Quantification of biodiversity and community complexity/RestREco: The main objective of the RestREco project is to determine the most efficient approaches to restore complex, multi-functional and resilient ecosystems, thus securing net environmental gain. This part of the project involved multi-trophic assessment of above and below ground diversity aims to quantify net community complexity. It assesses soil microbial community structure using 16S rRNA gene amplicon sequencing where ~400 16S libraries with c. 30,000 raw 150bp paired-end reads per sample will be sequenced using the Illumina NovoSeq platform.

Application of machine learning
Predictive agricultural models for improving food security in Turkey: Climate change is known to have an impact on agricultural production due to temperature increases and changes in precipitation levels and patterns.  In Turkey, where current climate conditions are ideal for wheat production, a temperature increase of 1 degree Celsius is expected to result in a decrease of 10-30% in wheat yield in the area. This project explores and develops preliminary models to predict future wheat yield based on meteorological data (temperature, light, rain and wind) and understand its use in policy intervention and decision making to improve sustainability and climate change adaptation capacity of agriculture to improve food security in Turkey.

Reducing potato losses by controlling black dot disease: The aims of this project are to use sophisticated photonics and associated machine learning and data integration method across the pre and postharvest continuum to create a predictive model for black dot incidence and severity during storage, and evaluate how resilience can be improved in response to different climate change scenarios. Further, metabolomic data is included to further improve the prediction models.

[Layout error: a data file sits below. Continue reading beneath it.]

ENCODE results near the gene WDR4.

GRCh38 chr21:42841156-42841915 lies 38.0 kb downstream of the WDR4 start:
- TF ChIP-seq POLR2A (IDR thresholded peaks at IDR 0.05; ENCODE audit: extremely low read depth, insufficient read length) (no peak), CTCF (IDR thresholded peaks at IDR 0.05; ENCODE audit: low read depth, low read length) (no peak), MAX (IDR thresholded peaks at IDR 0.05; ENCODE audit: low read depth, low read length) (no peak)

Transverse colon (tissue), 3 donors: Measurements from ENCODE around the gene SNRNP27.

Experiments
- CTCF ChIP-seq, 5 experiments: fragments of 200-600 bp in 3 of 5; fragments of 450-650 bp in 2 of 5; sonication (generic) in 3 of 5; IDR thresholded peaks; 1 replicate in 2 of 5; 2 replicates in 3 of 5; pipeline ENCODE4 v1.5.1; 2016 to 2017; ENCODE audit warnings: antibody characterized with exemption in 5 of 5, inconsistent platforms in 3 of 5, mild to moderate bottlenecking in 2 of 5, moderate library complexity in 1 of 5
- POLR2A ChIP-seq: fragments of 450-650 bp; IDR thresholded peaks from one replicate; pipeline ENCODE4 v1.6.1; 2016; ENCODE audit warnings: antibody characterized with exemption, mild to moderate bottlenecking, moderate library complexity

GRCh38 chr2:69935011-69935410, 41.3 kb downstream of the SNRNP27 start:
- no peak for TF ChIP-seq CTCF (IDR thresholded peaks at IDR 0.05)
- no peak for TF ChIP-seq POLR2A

Epigenetic and transcriptomic analyses
Evaluating the epigenetic and transcriptomic adaptations to climate change in oilseed rape (Brassica napus):  The aim of this project is to provide a systems-level molecular and metabolic understanding of the impact of heat stress on yield and seed development of B. napus for UK-specific varieties. It will identify site-specific modification of DNA methylation in the B. napus genome susceptible to heat stress and perform transcriptome profiling using RNA-Seq, to identify key differentially expressed genes as a result of heat stress. The project is a collaboration between Cranfield University and University of Reading.

Clients

  • NERC
  • University of Reading
  • Bilecik Seyh Edebali University, Turkey
  • China University of Mining and Technology, China
  • University of Southampton, UK
  • University of Memphis, USA
  • University of Bergen, Norway

Publications

Articles In Journals